Kusserow’s Corner: DME Fraud Remains High Enforcement Priority

There is a steady stream of cases in the justice system to remind us that Durable Medical Equipment (DME) fraud remains high on enforcement agenda.  Just in the last couple months, we were reminded of this.  Common types of cases include:

  1. Submitting claims for products unneeded or never provided
  2. Billing for products and then providing inferior ones
  3. Forging or paying kickbacks for prescriptions for products
  4. Paying kickbacks to individuals authorized to write DME prescriptions
  5. Stealing beneficiaries’ identities to be used in submitting claims

The following are just a few examples.

  • July 17. Kim Ricks, owner of Kim’s Medical Supplies (“KMS”) in Los Angeles, pled guilty to conspiring to defraud Medicare and Medi-Cal of more than $650,000. She submitted fraudulent claims for power wheelchairs (PWCs) and other DME on behalf of people who did not have a legitimate medical need for the equipment, which was not delivered.  In some cases, billing and personal information of individuals was acquired and used, without their knowledge, to submit claims. Claims were also supported by fraudulent prescriptions forged by her co-conspirators. 
  • July 11. In the McAllen, Texas area, Marcello Herrera, the owner of now defunct RGV DME was ordered to prison for submitting fraudulent claims of approximately $11.1 million to Medicare and Medicaid.  Herrera and his co-defendants engaged in and directed a scheme to submit fraudulent claims for power wheelchairs, incontinent supplies, hospital beds, mattresses, and other DME supplies. They committed theft of the identities of beneficiaries and doctors.  Herrera received a sentence of 120 months for the conspiracy conviction in addition to a mandatory 24-month term for aggravated identity theft, which must be served consecutively to one another, resulting in a total 144 months in federal prison. He will also serve three years of supervision following his release, as well as pay restitution in the amount of $6,103,953.74.  As part of his guilty plea, he also agreed to a money judgment in the sum of $6,103,953.74, as well as forfeiting wheelchairs, scooters, and other DME items discovered in his leased storage facility.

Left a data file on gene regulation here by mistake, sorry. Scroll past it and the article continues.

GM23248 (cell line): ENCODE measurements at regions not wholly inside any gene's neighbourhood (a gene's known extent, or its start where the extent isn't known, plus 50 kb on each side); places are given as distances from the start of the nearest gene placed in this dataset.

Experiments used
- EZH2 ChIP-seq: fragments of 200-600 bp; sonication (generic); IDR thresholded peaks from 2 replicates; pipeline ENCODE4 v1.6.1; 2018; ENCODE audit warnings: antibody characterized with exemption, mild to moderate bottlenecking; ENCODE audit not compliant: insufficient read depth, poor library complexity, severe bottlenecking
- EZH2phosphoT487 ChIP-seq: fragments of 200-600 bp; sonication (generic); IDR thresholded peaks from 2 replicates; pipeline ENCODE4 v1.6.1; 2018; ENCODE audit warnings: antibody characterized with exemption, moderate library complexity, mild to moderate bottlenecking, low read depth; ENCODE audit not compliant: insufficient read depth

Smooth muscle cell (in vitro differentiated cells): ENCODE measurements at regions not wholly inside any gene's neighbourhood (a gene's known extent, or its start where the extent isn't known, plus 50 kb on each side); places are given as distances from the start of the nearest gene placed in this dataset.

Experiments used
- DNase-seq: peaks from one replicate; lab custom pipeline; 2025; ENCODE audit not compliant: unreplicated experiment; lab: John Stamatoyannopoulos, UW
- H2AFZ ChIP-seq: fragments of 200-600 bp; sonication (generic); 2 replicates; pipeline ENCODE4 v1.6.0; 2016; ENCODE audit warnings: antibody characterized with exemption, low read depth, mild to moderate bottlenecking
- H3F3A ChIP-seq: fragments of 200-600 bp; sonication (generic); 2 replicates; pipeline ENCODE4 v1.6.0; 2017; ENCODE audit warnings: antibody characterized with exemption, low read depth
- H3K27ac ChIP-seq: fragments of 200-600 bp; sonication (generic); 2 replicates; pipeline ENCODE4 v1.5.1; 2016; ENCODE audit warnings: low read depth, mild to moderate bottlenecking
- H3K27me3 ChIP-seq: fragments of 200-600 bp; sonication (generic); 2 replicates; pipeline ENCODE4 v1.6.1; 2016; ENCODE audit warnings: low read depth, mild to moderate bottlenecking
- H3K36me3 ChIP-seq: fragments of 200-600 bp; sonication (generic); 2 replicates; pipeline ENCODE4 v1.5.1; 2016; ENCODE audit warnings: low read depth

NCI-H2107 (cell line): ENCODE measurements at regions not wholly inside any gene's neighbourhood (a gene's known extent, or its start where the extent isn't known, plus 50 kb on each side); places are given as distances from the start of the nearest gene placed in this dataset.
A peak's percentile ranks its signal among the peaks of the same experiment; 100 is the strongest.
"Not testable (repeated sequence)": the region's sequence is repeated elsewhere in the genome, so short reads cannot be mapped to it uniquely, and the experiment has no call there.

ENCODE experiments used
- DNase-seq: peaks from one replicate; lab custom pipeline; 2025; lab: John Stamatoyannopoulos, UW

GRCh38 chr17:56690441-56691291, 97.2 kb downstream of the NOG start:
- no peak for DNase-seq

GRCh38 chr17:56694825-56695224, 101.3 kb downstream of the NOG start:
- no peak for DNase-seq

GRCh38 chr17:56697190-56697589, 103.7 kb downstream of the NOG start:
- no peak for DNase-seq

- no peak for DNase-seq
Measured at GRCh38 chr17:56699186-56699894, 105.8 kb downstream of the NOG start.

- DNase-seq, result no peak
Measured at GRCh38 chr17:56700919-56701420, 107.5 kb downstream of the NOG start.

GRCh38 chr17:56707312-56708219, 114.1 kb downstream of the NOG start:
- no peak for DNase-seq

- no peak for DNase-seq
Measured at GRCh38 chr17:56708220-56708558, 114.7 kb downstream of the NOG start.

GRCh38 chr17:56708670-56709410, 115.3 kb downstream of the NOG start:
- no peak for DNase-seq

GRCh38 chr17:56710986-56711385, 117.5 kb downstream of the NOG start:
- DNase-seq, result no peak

• July 1. Bolademi Adetola, the owner and operator of Latay Medical Services, a DME company based in Gardena, California was sentenced to serve five years in prison in connection with a health care fraud scheme and another three years of supervised release, as well as being ordered to pay $4,555,198 in restitution.  The conviction was for fraudulent billing in millions of dollars to Medicare for DME that was either never provided to beneficiaries or was not medically necessary.  In addition, cash kickbacks were paid for fraudulent prescriptions for DME, such as power wheelchairs and hospital beds. A co-conspirator physician was paid kickbacks for fraudulent prescriptions. Several Medicare beneficiaries testified that they were lured to medical clinics with the promise of a free recliner sofa, only to receive power wheelchairs that they did not need and did not want. This fraud scheme resulted in over $8.4 million in false and fraudulent claims to Medicare.
  • June 26. Philip Odoemena, former owner/operator of Kingsway Medical Systems, Inc., (Kingsway) of Desoto and Richardson, Texas, was sentenced to 35 months in federal prison and ordered to pay $483,995 in restitution. He submitted fraudulent claims falsely representing that legitimate and qualifying supplies, including wheelchairs and accessories, adult incontinence supplies and enteral nutrition supplies (tube feeding), were provided to Medicare beneficiaries and Medicaid clients. 
  • June 6. Abdul Waheed Alex Shittu, the owner of S & S Medical Supply Etc. in Stafford, Texas, was sentenced to 81 months in federal prison and ordered to pay $597,865.19 in restitution to Medicare and Medicaid. He fraudulently billed for DME supplies on physician orders paid by him, even though all the DME was not needed by or delivered to beneficiaries. He submitted approximately $1,154,025 in fraudulent claims to Medicare and Medicaid. He also purchased physician orders for DME, including wrist, back, foot, ankle, knee, elbow and shoulder braces, as well as wheelchairs.  He paid at least five recruiters $200 – $300 per order generated. The physicians, whose names were on the orders, had not seen or treated the patients.

These are only some recent examples.

Richard P. Kusserow served as DHHS Inspector General for 11 years.  He currently is CEO of Strategic Management Services, LLC (SM), a firm that has assisted more than 3,000 organizations and entities with compliance related matters.  The SM sister company, CRC, provides a wide range of compliance tools including sanction-screening.

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Copyright © 2013 Strategic Management Services, LLC.  Published with permission.